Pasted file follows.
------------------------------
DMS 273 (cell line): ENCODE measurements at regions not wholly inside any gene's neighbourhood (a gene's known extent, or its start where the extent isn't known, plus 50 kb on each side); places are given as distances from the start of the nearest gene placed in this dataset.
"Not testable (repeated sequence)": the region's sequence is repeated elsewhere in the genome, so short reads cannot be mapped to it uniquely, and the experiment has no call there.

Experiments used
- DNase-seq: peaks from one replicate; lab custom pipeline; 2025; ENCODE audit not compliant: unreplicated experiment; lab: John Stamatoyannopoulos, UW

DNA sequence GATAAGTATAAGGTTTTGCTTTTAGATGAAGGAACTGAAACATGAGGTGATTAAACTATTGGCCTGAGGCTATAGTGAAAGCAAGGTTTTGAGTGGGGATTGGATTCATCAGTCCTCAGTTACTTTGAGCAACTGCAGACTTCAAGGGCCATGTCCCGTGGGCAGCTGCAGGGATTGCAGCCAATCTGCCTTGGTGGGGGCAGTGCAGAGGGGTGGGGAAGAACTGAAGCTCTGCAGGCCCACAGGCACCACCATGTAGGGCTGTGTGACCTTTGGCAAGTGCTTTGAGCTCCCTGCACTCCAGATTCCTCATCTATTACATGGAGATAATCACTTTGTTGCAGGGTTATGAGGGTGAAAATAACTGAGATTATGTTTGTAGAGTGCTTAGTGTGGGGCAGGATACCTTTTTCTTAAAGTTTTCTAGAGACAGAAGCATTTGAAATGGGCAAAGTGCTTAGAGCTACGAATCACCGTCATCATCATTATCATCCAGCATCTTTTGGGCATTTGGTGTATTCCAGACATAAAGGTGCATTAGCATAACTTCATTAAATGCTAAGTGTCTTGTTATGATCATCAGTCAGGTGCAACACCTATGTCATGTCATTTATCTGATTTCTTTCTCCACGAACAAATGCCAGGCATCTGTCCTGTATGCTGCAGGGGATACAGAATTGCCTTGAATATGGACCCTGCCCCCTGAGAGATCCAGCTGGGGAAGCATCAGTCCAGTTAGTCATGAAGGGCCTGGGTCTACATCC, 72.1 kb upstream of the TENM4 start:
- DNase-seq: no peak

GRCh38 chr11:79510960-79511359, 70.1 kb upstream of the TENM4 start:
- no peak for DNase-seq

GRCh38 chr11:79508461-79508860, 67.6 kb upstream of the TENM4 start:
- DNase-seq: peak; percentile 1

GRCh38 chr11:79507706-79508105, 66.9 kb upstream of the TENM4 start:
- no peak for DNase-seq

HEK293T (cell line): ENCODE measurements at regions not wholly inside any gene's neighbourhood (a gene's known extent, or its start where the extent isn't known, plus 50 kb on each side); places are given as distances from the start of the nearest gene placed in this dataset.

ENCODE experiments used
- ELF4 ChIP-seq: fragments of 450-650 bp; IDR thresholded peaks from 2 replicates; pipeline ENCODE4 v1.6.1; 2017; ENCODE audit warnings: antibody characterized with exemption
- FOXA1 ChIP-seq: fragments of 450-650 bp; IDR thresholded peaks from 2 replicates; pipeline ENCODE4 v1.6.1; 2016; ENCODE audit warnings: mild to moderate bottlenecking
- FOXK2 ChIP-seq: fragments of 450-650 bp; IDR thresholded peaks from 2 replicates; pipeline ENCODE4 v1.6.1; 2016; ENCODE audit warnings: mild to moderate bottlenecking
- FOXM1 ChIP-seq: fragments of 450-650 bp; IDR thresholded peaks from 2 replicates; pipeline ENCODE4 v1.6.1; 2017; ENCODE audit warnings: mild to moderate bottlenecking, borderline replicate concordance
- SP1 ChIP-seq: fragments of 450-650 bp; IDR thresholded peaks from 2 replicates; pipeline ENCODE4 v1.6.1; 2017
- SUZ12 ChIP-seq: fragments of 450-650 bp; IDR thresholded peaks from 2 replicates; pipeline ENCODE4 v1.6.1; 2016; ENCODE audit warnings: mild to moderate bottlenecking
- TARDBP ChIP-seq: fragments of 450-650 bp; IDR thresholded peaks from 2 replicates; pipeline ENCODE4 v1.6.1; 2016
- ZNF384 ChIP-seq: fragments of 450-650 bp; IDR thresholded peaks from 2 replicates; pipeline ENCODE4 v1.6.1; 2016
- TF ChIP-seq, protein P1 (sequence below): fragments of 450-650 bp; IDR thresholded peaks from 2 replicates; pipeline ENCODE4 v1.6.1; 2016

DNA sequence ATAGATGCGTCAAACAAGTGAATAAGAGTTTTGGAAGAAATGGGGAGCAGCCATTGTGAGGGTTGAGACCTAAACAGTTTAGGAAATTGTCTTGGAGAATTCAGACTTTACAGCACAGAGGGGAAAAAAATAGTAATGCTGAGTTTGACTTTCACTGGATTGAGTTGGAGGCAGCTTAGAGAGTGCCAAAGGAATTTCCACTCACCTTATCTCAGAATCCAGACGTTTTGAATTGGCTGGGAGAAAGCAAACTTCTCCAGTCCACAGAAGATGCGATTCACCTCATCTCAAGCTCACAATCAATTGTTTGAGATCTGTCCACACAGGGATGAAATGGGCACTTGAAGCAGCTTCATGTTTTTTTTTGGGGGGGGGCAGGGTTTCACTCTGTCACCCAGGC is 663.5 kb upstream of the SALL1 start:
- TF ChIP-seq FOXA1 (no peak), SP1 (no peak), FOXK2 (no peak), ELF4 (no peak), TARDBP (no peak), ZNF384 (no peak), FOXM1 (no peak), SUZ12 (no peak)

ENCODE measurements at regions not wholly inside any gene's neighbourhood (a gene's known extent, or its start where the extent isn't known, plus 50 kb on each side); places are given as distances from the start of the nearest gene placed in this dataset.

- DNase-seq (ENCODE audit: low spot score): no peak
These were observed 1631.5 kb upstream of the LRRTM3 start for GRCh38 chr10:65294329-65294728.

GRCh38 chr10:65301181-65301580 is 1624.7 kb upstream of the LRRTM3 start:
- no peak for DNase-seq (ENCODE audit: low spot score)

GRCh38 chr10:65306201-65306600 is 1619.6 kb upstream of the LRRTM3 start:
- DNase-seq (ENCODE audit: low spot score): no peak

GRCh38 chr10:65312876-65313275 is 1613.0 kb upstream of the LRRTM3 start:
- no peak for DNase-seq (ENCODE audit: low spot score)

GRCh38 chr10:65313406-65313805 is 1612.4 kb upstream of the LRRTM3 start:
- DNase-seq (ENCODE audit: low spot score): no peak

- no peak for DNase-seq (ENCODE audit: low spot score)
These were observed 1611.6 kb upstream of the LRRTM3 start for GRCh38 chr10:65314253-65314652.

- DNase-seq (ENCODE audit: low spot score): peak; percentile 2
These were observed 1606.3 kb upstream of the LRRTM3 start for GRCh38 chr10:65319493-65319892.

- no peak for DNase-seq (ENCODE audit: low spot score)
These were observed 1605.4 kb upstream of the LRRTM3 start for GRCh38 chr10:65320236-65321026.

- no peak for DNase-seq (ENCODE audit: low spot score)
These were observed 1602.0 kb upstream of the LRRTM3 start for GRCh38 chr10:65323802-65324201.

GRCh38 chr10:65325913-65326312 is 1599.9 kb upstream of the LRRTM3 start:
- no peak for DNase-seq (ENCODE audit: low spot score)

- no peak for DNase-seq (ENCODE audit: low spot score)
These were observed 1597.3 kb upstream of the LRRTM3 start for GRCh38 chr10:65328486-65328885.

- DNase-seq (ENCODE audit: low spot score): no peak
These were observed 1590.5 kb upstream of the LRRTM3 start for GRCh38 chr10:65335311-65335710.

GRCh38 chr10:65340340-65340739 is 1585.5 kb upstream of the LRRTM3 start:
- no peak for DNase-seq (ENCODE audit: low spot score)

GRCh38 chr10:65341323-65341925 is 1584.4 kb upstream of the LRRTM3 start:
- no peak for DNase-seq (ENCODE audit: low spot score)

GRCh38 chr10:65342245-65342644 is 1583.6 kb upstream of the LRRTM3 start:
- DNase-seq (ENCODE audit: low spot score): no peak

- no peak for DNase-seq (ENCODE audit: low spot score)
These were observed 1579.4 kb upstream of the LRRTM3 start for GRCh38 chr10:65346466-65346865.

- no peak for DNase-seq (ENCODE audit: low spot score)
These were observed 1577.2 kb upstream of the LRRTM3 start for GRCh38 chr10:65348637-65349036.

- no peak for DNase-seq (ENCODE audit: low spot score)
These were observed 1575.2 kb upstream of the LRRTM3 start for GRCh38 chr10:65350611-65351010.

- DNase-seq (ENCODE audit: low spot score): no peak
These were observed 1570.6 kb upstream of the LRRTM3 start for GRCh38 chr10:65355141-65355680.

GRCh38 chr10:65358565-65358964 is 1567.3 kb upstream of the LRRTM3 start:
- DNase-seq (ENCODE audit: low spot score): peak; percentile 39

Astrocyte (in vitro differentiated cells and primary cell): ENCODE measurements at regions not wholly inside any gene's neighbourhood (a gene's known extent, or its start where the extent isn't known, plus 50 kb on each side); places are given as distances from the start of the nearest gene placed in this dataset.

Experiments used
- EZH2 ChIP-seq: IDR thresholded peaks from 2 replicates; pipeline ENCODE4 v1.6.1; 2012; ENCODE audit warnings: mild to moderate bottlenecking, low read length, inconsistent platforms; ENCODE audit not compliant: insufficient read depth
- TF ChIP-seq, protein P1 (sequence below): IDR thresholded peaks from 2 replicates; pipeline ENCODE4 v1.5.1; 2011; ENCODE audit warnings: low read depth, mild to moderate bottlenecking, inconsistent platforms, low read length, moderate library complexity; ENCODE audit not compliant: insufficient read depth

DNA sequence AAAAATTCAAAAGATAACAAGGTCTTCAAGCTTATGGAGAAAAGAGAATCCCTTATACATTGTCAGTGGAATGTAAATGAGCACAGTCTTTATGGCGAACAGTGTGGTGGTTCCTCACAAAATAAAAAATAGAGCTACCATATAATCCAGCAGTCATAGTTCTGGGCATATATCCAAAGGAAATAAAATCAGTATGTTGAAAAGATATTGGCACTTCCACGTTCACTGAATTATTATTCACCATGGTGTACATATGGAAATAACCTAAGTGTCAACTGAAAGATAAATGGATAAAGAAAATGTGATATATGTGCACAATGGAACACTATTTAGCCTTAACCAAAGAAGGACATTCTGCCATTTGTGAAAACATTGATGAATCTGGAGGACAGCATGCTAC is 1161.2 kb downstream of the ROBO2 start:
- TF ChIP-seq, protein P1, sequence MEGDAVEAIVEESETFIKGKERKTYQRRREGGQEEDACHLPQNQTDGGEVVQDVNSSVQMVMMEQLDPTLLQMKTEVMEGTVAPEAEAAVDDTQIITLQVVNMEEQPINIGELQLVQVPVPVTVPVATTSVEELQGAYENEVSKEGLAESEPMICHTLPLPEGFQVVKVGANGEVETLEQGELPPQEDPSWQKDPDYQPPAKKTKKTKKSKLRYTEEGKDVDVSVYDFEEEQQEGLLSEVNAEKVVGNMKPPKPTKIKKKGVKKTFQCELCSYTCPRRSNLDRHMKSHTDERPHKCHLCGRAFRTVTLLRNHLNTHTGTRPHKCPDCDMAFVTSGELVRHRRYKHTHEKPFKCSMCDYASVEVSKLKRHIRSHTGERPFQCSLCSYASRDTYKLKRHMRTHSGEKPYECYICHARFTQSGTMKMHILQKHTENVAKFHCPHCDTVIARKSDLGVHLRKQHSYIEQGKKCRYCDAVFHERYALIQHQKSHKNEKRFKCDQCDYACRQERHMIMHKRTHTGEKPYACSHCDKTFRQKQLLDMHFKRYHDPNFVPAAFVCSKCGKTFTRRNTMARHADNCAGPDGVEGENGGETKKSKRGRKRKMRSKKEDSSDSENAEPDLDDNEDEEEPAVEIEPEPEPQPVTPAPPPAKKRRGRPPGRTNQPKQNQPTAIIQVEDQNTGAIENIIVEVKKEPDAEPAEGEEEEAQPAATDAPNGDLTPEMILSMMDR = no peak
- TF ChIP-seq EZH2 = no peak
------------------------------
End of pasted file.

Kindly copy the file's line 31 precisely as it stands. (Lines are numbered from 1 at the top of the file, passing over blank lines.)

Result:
GRCh38 chr10:65306201-65306600 is 1619.6 kb upstream of the LRRTM3 start: